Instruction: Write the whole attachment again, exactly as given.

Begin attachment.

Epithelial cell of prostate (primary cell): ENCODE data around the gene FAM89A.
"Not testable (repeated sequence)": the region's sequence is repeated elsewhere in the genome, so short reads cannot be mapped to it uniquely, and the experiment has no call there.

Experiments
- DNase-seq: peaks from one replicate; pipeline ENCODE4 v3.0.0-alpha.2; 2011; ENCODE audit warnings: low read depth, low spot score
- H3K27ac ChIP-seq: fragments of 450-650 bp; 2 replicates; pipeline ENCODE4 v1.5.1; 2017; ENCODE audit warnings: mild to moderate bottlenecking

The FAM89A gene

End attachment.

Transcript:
Epithelial cell of prostate (primary cell): ENCODE data around the gene FAM89A.
"Not testable (repeated sequence)": the region's sequence is repeated elsewhere in the genome, so short reads cannot be mapped to it uniquely, and the experiment has no call there.

Experiments
- DNase-seq: peaks from one replicate; pipeline ENCODE4 v3.0.0-alpha.2; 2011; ENCODE audit warnings: low read depth, low spot score
- H3K27ac ChIP-seq: fragments of 450-650 bp; 2 replicates; pipeline ENCODE4 v1.5.1; 2017; ENCODE audit warnings: mild to moderate bottlenecking

The FAM89A gene